(4) the basic problems and paradoxes of inductive reasoning.
(5) the historical progression and difference between distinct scientific worldviews, including the Aristotelian, Newtonian and contemporary worldviews associated with quantum and relativistic physics and evolutionary and neurobiology.
(6) some of the implications of science and changing worldviews for religion, morality and ethics.

Course type

This is a fully online course, which never meets in a physical classroom. You are welcome to come to the instructor's physical office hours (see sidebar) but he will be highly available to you by electronic communication, either e-mail or Google Chat.  


Your grade in this course will be based on quizzes, tests, an online journal, and participation in the course evaluation process. The quizzes and tests will be taken within the Blackboard environment.  The journal will be written on an online document using Google utilities.

  • Tests (200 points)
    • This course is organized into ten learning modules, with a multiple choice test after each module. Each test will contain 20 questions and the test will be worth 20 pts each. The tests are timed.  You will normally be given 30 minutes to take each test.  The tests cover the textbook, supplementary material and online lectures.  Each test may be taken only once. Test questions are drawn from a pool of questions and the order in which they occur will be random.  Individual students' tests will be comparable in difficulty, but there will be significant variation with respect to the specific questions asked.  If you retake a test it will not be the same test both with respect  to the order of the questions and the specific questions asked.  In order to encourage retention, tests given later in the semester will contain some questions about material from previous modules.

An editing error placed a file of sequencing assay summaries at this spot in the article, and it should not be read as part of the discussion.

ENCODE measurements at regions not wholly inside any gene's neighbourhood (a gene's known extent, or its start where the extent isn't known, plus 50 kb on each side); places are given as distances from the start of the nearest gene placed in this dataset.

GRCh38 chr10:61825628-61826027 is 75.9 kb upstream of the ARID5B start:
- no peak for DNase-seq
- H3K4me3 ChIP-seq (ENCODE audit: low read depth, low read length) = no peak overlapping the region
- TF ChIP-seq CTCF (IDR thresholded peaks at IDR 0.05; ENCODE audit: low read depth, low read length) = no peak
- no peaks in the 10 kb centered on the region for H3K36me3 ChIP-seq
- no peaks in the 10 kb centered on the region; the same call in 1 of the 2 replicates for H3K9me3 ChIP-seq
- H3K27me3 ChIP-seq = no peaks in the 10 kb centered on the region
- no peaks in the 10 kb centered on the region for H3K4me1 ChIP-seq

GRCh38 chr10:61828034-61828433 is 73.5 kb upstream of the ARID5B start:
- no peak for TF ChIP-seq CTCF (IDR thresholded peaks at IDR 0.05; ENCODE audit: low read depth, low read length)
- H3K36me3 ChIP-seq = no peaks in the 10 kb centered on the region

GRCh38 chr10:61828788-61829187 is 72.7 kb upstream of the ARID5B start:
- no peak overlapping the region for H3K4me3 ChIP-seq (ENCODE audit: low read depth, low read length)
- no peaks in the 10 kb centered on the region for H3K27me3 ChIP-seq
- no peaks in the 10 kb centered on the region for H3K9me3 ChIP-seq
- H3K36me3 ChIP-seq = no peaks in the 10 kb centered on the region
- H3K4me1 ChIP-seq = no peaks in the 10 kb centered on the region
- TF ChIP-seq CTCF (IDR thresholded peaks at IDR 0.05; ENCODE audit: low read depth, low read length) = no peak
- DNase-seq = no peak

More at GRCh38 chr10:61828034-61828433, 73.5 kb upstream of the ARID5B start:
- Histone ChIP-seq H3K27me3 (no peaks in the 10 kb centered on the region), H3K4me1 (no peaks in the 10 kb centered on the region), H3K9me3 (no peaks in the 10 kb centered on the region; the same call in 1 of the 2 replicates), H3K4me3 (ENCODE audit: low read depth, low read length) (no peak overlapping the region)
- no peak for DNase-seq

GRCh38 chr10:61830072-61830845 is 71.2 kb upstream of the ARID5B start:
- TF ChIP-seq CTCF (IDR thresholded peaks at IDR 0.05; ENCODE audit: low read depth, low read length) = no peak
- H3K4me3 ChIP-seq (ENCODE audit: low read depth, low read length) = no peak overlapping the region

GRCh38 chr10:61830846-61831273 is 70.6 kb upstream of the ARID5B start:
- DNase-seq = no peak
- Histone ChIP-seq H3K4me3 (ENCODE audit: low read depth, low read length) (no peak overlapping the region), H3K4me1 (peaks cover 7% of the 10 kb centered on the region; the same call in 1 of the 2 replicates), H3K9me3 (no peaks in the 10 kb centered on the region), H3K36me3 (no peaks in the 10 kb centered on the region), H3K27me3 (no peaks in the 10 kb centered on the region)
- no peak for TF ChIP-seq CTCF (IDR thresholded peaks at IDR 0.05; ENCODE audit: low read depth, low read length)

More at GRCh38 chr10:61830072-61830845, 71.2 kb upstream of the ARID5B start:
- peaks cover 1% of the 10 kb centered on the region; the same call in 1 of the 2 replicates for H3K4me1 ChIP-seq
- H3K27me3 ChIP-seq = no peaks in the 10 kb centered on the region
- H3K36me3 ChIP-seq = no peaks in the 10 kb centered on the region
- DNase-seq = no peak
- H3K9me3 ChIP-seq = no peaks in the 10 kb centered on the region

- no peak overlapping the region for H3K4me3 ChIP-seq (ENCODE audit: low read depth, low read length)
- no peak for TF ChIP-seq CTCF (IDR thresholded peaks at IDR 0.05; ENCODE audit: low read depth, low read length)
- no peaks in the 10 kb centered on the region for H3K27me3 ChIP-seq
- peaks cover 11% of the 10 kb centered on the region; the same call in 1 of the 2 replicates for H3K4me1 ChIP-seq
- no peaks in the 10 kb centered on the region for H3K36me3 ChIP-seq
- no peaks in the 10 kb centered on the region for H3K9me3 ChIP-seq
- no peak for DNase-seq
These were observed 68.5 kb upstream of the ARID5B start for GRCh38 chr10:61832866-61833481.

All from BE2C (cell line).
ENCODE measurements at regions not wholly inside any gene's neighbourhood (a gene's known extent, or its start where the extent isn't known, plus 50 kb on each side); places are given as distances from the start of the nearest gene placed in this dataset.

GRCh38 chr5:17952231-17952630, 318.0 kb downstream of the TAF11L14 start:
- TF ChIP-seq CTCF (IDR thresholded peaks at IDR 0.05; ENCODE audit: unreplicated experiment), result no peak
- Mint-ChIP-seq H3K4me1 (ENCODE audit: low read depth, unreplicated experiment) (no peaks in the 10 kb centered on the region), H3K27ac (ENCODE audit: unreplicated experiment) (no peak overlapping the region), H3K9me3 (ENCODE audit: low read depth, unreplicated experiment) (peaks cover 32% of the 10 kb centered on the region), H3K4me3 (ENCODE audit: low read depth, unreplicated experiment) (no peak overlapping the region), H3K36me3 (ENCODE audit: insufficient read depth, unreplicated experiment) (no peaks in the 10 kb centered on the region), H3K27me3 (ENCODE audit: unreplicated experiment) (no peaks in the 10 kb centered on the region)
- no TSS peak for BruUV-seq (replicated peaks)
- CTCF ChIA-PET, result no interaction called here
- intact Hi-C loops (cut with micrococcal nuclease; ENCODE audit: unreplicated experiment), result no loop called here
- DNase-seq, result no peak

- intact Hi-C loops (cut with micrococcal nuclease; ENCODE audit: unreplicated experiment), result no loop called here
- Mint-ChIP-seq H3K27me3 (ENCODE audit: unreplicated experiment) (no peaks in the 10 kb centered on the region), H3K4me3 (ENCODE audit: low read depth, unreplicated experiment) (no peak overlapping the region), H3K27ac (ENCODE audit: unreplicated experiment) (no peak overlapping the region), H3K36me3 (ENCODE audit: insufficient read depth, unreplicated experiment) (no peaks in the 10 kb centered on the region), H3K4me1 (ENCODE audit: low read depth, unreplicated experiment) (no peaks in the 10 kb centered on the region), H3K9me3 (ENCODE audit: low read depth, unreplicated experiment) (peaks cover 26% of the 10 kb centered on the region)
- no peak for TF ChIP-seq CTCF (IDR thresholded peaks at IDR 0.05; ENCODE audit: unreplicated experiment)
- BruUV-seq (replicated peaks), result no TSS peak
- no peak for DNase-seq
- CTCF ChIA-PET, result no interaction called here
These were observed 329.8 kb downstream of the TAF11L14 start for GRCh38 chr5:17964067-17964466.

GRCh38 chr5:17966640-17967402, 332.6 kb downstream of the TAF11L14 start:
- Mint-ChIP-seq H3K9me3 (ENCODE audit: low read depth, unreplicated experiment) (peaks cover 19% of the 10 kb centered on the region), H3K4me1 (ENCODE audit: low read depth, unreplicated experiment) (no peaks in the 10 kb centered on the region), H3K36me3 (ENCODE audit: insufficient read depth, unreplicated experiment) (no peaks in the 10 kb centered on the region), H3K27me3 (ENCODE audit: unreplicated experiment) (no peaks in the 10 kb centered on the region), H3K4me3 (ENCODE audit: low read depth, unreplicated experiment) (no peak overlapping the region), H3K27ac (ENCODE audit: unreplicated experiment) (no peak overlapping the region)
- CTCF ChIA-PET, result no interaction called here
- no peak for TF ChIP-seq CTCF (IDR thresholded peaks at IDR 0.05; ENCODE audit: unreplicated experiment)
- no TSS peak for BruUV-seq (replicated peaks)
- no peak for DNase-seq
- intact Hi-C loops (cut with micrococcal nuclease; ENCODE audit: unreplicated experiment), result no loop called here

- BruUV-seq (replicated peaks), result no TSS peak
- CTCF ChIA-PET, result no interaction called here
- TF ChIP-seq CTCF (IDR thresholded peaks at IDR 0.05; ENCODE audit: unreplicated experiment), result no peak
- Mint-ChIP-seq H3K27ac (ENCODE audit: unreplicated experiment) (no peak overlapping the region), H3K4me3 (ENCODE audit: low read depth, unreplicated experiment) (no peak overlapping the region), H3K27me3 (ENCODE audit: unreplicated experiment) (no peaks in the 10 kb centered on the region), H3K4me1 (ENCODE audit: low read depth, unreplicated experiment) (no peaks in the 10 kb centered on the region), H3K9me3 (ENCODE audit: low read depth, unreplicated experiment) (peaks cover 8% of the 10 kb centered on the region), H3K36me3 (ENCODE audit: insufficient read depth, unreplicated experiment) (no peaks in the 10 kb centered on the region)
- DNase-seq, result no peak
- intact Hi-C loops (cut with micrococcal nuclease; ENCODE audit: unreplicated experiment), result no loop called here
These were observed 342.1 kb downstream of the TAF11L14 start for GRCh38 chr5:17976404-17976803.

• Quizzes (0 points)
    • Each learning module is accompanied by between 2 and 4 multiple choice quizzes, which are designed to prepare you for the test. The quizzes are mandatory, but they do not formally count toward your grade.  You must take and pass every quiz in a module prior to taking the module test. There is no limit to the number of times you may take a quiz.  
  • Journal (20 points)
    • Every module will be associated with questions which you will answer in your online journal.  These questions are invitations to you to do your own thinking on a matter about which reasonable informed people may differ.  Although it is important that factual claims you make in the course of answering these questions be informed by the reading, your answers will be primarily assessed for the care you take in producing them.  (A rubric for journal grades is supplied below.)  Each journal entry is worth 2 points, for a total of 20 possible points.  Journal questions must be finished by the due date given.
  • Course Evaluation Extra Credit (2 points)
    • Toward the end of the semester you will be given an opportunity to evaluate this class.  If 95%  or more of the students who finish this course do the evaluations, everyone will be awarded 2 points of extra credit.  If fewer than 95% participate, than nobody will receive this credit.
Discussion Page

In addition to your Google Doc Journal, you will be assigned to a Google discussion group.  This page exists solely to mitigate the isolation of online learning.  You may use it any way you like, for group note taking, exchanging ideas or chatting.  Nobody is required to participate. The only thing you must not do is use the page to copy each other's work.